MAPLE VALLEY, Wash. - One King County city sent police officers out to protect children and school buses Monday.
Maple Valley had undercover officers trailing school buses in an effort to curb violations.
A school bus camera in West Virginia captured a driver nearly hitting a boy.
In 2011, Washington State passed a law allowing school districts to place cameras outside school buses, but the bus cams have not caught on yet.
So Monday, police followed school buses looking to catch drivers breaking the law.
Several officers watched Maple Valley Monday morning, including state trooper, Lt. Ken Noland.
"We've seen a rash of drivers ignoring the (stop) paddle," said Noland.
Bus drivers in the Tahoma School District report 50 violations a month of drivers ignoring safety paddles to stop.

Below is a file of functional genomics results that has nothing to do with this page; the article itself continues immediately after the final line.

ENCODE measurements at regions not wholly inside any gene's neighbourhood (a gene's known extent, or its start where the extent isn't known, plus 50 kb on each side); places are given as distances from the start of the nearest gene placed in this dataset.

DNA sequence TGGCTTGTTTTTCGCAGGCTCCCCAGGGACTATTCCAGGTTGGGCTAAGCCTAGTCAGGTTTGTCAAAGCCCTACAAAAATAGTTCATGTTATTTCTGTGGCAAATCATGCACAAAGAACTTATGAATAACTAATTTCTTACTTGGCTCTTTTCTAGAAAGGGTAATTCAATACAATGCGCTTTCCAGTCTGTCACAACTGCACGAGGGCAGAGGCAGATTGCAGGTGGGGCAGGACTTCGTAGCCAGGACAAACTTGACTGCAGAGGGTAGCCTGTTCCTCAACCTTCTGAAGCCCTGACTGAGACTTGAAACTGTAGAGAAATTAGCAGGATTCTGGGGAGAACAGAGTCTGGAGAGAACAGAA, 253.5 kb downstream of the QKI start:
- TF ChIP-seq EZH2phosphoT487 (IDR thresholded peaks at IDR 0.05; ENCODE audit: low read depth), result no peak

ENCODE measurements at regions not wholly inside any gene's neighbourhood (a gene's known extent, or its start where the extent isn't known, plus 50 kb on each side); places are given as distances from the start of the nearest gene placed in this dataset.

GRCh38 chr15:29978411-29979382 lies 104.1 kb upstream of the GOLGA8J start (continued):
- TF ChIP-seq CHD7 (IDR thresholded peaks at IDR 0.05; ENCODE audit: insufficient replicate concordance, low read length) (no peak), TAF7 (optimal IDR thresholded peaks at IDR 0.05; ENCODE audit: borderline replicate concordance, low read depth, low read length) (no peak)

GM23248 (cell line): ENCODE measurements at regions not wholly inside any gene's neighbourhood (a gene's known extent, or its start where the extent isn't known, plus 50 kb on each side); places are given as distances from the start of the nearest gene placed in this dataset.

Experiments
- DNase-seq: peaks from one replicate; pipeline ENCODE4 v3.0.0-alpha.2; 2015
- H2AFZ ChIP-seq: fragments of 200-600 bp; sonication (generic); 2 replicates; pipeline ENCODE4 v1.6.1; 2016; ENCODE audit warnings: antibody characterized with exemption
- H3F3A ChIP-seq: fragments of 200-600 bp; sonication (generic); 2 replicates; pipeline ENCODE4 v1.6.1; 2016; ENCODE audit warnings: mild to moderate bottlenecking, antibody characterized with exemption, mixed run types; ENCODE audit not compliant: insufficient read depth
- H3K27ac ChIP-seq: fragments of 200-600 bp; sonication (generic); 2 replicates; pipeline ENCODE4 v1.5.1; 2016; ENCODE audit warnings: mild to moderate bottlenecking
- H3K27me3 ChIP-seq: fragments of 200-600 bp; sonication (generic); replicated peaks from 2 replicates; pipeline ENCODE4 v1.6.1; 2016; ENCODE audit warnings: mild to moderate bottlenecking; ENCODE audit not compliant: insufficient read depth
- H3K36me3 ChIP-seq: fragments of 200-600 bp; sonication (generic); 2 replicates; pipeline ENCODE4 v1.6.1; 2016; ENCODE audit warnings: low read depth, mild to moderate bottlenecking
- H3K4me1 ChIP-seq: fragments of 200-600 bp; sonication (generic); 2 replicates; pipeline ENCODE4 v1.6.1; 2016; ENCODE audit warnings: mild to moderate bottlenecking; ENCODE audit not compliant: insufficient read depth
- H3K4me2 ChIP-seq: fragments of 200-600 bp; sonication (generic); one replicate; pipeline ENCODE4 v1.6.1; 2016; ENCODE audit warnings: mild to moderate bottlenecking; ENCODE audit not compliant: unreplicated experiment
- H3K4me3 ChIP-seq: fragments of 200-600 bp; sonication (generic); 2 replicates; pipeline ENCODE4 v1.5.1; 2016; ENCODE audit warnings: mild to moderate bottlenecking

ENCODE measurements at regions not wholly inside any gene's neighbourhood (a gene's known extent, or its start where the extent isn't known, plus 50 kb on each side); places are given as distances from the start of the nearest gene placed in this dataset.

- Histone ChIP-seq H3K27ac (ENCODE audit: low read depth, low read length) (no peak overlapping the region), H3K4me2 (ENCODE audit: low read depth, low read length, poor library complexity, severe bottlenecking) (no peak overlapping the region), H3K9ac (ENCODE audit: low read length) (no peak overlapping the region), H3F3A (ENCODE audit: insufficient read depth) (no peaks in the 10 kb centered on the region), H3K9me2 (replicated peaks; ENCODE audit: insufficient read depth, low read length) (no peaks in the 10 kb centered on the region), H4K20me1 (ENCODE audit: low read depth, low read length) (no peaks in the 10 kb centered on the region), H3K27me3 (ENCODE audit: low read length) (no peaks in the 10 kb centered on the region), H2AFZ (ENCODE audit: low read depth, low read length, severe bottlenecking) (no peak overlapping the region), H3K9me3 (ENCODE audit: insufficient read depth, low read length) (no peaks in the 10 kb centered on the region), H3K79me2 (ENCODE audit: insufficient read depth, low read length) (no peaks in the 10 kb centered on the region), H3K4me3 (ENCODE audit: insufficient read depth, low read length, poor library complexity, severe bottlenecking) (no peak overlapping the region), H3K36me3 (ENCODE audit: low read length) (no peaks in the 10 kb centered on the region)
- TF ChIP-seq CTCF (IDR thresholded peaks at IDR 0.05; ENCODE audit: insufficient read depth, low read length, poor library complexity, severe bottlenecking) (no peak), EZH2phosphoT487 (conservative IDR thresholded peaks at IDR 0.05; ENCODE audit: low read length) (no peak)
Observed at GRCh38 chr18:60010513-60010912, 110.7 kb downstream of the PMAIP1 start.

Driver Debbie Tynes said it happens all the time.
“I see a lot of people running our stop signs even on the right side trying to get around the doors that's where the kids are getting off. It's very scary because I can't stop them. I can honk my horn at them and stuff and they'll just and then they'll keep going,” said Tynes.
Noland said many drivers tell him they simply don’t know when they’re supposed to stop.
"(When there’s a) two-lane roadway, one lane in each direction, both lanes have to stop," he said.
If there are three or more lanes, only those traveling in the same direction need to stop.
On Monday morning, no drivers broke the law while officers were watching.
"If it just makes a difference one time, that's well worth it," said Noland.
Violators who don't stop could get a fine of nearly $400.
The Highline School District is doing a test of the school bus cameras, but many districts have decided the cameras are too expensive.